2660 Woodley Rd., NW, Washington, D.C.
Wardman Park Hotel (now managed by Marriott)
Here is where a young busboy poet named Langston Hughes was discovered on November 27, 1925, by the distinguished writer Vachel Lindsay.
Launched in 2008, HERE IS WHERE is an all-volunteer initiative created by the Legacy Project to find and spotlight unmarked historic sites throughout the United States. Many of these forgotten places are where significant events occurred, and others are connected in some way to remarkable individuals—from the Native Americans, explorers, and pioneers who first set foot on this land to the pioneers, patriots, inventors, artists, and activists who transformed it.
5th Avenue & 76th St., New York, NY
Near this intersection is where 57-year-old Winston Churchill was hit by a car and nearly killed on the night of December 13, 1931. Churchill was rushed to Lenox Hill Hospital, where he spent the next few weeks recuperating.
Everywhere. Unmarked historic sites are in every state and located near, in, or around old buildings, public parks, vacant lots, hotels, places of worship, taverns, apartment complexes, tunnels, cemeteries, restaurants, hospitals, prisons, courthouses, farms, private homes, and countless other places we walk and drive by every day. Some sites are easy to find, while others are hidden from view. But the vast majority are right in front of us, waiting to be found.
1755 St. Charles St., New Orleans, LA
Parking lot of Houston’s restaurant
Here is where the last remnants of Andrew Higgins’s factory can be found. Higgins Industries produced the amphibious landing crafts (LCVPs) used for the June 6, 1944, D-Day invasion. General Dwight Eisenhower considered the boats so crucial to victory that he once credited Higgins as being “the man who won the war for us.”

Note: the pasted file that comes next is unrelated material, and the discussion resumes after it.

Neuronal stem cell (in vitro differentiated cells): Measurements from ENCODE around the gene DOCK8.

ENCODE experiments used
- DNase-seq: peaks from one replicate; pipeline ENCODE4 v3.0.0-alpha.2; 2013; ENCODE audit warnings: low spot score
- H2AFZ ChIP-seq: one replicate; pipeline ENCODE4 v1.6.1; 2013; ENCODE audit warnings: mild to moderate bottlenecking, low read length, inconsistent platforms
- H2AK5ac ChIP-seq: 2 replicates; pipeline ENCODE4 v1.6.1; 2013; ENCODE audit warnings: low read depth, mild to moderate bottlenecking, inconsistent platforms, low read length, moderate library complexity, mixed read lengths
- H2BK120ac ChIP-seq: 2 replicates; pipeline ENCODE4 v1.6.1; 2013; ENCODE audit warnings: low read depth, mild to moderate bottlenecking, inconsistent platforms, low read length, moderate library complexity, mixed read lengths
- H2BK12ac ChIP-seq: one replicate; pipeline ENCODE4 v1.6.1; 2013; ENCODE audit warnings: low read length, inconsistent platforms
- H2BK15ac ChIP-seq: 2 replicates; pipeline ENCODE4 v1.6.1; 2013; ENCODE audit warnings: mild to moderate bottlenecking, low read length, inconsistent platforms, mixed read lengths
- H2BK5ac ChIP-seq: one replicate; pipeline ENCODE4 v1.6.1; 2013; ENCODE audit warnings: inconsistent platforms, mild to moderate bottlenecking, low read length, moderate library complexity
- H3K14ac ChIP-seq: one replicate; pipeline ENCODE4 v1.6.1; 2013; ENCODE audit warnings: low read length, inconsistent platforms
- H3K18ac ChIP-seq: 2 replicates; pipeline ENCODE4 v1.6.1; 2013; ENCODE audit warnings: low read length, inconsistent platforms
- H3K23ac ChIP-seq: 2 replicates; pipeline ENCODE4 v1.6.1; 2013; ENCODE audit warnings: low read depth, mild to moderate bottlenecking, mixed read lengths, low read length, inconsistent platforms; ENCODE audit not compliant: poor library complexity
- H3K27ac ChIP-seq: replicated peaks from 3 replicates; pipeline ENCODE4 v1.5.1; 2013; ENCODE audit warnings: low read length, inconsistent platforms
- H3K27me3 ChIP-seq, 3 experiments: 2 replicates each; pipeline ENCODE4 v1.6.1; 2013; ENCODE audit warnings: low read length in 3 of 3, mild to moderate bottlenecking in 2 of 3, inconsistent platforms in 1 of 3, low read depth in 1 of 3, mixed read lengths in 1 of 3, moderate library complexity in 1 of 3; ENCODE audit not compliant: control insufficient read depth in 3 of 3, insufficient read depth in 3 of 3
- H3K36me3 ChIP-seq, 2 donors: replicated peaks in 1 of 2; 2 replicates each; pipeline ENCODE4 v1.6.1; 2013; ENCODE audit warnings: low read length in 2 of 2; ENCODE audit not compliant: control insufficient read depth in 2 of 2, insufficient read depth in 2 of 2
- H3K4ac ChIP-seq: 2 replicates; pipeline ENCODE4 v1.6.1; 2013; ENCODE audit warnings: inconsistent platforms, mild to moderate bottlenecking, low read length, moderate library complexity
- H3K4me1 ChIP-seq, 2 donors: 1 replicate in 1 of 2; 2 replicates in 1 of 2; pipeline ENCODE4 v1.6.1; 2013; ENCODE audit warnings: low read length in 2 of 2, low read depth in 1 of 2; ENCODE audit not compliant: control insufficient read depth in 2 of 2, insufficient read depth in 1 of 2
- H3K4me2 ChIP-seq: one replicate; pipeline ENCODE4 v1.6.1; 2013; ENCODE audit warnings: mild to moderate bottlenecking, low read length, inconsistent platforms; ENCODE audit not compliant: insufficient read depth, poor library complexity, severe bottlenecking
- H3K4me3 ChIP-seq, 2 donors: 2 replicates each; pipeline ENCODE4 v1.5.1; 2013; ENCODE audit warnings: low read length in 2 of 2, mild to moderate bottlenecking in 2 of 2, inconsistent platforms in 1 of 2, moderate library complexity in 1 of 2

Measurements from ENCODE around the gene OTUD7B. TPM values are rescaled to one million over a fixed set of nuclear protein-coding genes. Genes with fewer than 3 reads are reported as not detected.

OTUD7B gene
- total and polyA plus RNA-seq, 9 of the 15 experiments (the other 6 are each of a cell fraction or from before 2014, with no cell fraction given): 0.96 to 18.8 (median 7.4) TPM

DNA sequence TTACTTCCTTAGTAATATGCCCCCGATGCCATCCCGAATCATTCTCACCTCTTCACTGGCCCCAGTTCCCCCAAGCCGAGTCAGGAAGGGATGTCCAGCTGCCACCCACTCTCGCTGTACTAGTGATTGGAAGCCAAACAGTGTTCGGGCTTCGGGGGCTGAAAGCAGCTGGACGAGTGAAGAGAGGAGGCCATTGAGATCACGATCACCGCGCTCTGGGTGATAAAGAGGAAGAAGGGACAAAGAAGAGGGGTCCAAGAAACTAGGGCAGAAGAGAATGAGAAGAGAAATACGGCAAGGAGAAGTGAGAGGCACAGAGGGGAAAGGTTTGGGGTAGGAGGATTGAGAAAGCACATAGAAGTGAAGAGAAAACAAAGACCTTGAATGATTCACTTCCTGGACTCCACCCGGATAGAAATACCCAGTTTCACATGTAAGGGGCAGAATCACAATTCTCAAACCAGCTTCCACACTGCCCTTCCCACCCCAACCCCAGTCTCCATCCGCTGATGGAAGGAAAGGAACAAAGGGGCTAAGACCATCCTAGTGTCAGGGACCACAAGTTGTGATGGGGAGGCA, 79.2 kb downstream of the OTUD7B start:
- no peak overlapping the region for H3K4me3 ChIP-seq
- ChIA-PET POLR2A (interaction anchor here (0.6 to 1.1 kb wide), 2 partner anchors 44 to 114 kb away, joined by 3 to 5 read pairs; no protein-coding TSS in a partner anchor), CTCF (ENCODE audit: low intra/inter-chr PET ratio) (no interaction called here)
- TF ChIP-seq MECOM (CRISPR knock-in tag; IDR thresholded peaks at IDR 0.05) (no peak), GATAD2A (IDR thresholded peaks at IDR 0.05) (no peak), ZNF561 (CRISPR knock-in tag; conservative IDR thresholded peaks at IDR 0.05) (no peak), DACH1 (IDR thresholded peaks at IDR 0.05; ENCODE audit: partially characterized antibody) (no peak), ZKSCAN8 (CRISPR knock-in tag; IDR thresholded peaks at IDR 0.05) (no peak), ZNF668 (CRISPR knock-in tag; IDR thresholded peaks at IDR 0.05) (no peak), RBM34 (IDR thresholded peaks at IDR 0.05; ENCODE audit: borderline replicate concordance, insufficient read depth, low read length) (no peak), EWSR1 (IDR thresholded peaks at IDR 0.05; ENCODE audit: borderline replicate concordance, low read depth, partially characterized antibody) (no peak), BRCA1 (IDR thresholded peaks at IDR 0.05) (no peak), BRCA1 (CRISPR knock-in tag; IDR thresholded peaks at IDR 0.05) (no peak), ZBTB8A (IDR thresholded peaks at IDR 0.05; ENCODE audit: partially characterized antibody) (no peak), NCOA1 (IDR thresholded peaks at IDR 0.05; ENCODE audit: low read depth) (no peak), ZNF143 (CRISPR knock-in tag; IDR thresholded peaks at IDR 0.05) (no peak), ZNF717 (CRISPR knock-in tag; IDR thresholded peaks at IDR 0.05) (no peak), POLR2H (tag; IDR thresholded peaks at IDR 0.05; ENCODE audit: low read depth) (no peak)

Since 1998 the Legacy Project has been encouraging Americans to preserve wartime letters as a way of honoring and remembering our nation’s veterans, troops, and their families. We believe that their sacrifices, humanity, and experiences are best recorded in their own words—the personal letters and e-mails they have written in times of war. Although HERE IS WHERE does not focus solely on war or military-related historic sites, its mission is similar in spirit; both initiatives were created to bring attention to extraordinary yet overlooked individuals and stories in American history.
Franklin Fields, Encino, CA
Near this baseball field is where Francis Gary Powers and KNBC cameraman George Spears died on August 1, 1977, when their helicopter fell from the sky after running out of fuel. (A faulty gauge was responsible for the accident.) Ironically, Powers had survived the crash landing of his U-2 spy plane over the Soviet Union in May 1960, a pivotal incident during the Cold War.
HERE IS WHERE is not just about preserving the past. In identifying and protecting historic sites, this initiative aspires to rally Americans from all walks of life to explore this country as if for the first time and actively seek out what has been lost, overlooked, or neglected. Ultimately, HERE IS WHERE is about mobilizing a community of fellow travelers in search of incredible stories that are literally all around us. These stories have the power to teach and inspire, they offer insights into the human condition, and the simple act of discovering them can enrich how we see our neighborhoods, communities, and the world itself.
To recommend an unmarked historic site that is nationally significant and deserves recognition, please email us: HereIsWhereUSA@yahoo.com